Luis Alfonso TIJERINO-SEVILLA, a.k.a. Lolita Tijerino-Sevilla, Petitioner, v. U.S. ATTORNEY GENERAL, Respondent.
Luis Alfonso Tijerino-Sevilla, a native and citizen of Nicaragua, petitions for review of a decision that affirmed the denial of her applications for asylum and for withholding of removal under the Immigration and Nationality Act, 8 U.S.C. §§ 1158(a), 1231(b)(3), and for relief under the United Nations Convention Against Torture and Other Cruel, Inhuman or Degrading Treatment or Punishment, 8 C.F.R. § 208.16(c). Tijerino sought immigration relief based on her membership in the social groups of transgender women, sexual minorities, and lesbian, gay, bisexual, and transgender persons in Nicaragua. The Board of Immigration Appeals affirmed summarily the findings of an immigration judge that Tijerino suffered no past persecution, that she lacked a well-founded fear of future persecution, that she could not satisfy the higher standard required for withholding of removal, and it was unlikely she would be tortured if she returned to Nicaragua. We deny Tijerino's petition.
When the Board of Immigration Appeal affirms a decision of an immigration judge without opinion, we review the immigration judge's decision. Silva v. U.S. Att'y Gen., 448 F.3d 1229, 1235 (11th Cir. 2006). We review that decision to determine whether it is “supported by reasonable, substantial, and probative evidence on the record considered as a whole.” Lopez v. U.S. Att'y Gen., 914 F.3d 1292, 1297 (11th Cir. 2019) (quoting Indrawati v. U.S. Att'y Gen., 779 F.3d 1284, 1297 (11th Cir. 2015)). We will not disturb the decision unless the record “compels” a contrary conclusion. Id.
Substantial evidence supports the finding that Tijerino was not entitled to asylum based on past persecution. Tijerino alleged that she was persecuted once as a child, but she omitted that incident from her appeal to the Board. See Jeune v. U.S. Att'y Gen., 810 F.3d 792, 800 (11th Cir. 2016). Tijerino also alleged that, as an adult, she was sexually assaulted by gang members at the direction of the owner of a bar who sought to hire her to work as a prostitute. But Tijerino's evidence “of private violence ․ [or having] been the victim of criminal activity d[id] not constitute evidence of persecution based on a statutorily protected ground,” Ruiz v. U.S. Att'y Gen., 440 F.3d 1247, 1258 (11th Cir. 2006). Tijerino testified that the owner of the bar ordered the attack on her because she refused his offer of employment. See id. at 1257; 8 U.S.C. § 1158(b)(1)(B)(i). Tijerino reported neither attack to the police, see Lopez v. U.S. Att'y Gen., 504 F.3d 1341, 1345 (11th Cir. 2007), and after her childhood encounter, she lived with her grandmother in Managua without incident before she moved to Mexico, see 8 C.F.R. § 208.13(b)(3)(i). Tijerino testified that the owner of a bar was a police officer, but on appeal to the Board she did not dispute the immigration judge's finding that the owner acted as a “rogue official” whose wrongdoing was not sanctioned by law enforcement. See Lopez, 504 F.3d at 1345.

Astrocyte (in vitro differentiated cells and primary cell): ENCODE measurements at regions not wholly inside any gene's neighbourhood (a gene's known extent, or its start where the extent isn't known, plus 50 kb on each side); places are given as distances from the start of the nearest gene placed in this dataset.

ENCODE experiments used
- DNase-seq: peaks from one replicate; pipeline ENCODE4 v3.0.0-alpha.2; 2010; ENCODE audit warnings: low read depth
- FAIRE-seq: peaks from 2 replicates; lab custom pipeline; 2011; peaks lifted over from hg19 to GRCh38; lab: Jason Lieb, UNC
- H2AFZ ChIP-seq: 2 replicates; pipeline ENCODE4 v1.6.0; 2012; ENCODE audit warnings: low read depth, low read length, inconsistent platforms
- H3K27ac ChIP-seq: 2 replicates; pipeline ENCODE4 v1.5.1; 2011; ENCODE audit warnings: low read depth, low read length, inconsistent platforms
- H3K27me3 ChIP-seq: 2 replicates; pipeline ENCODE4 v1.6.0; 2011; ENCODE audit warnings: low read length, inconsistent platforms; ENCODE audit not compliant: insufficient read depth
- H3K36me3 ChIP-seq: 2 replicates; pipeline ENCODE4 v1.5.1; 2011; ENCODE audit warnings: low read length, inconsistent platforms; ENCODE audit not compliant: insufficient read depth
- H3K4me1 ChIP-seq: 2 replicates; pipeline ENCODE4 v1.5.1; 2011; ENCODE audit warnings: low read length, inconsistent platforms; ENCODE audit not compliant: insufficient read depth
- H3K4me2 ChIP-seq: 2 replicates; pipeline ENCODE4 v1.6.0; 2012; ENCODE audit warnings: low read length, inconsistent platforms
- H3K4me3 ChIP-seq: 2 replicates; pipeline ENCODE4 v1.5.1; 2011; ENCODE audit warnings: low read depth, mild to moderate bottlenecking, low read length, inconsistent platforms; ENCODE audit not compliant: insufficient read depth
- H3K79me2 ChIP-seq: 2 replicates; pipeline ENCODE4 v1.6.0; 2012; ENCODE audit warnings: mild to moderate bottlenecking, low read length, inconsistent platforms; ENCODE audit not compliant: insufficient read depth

Substantial evidence also supported the finding that Tijerino lacked a good reason to fear future persecution that would warrant asylum or withholding of removal. Tijerino offered no evidence that she would be singled out for persecution in Nicaragua because she was a transgender woman. See Forgue v. U.S. Att'y Gen., 401 F.3d 1282, 1286 (11th Cir. 2005). She had no further contact with any of her assailants. Tijerino submitted evidence of violence by the government against members of sexual minorities, but the mistreatment was perpetrated against participants in anti-government protests. A human rights report stated that societal discrimination against transgender women occurs, but the report also stated that Nicaraguan law afforded citizens equal protection and did not regulate sexual activities of consenting adults. The record did not compel a conclusion that any discrimination and mistreatment was so extreme and pervasive as to establish a pattern or practice of persecution of members of sexual minorities in Nicaragua. See Lingeswaran v. U.S. Att'y Gen., 969 F.3d 1278, 1291 (11th Cir. 2020). Because Tijerino could not prove she was entitled to asylum, she necessarily could not satisfy the more stringent standard to qualify for withholding of removal. D-Muhumed v. U.S. Att'y Gen., 388 F.3d 814, 819 (11th Cir. 2004).
Substantial evidence also supported the decision to deny Tijerino relief under the Convention. Tijerino submitted no evidence that she or any member of a sexual minority in Nicaragua had been tortured. See Jean-Pierre v. U.S. Att'y Gen., 500 F.3d 1315, 1324 (11th Cir. 2007) (requiring an applicant to prove that she “would be individually and intentionally singled out for harsh treatment”). The government of Nicaragua was neither aware of nor did it acquiesce in either instance when Tijerino was sexually abused. See Reyes-Sanchez v. U.S. Att'y Gen., 369 F.3d 1239, 1242 (11th Cir. 2004) (torture must be inflicted “by or with the acquiescence of the government”). And Tijerino's general fear of being tortured based on evidence of some mistreatment of sexual minorities in Nicaraguan society does not compel a conclusion that she will more likely than not be tortured if returned to her homeland. See Jean-Pierre v. U.S. Att'y Gen., 500 F.3d 1315, 1324 (11th Cir. 2007) (requiring evidence of more than “generalized mistreatment” to qualify for protection under the Convention).
We DENY Tijerino's petition for review.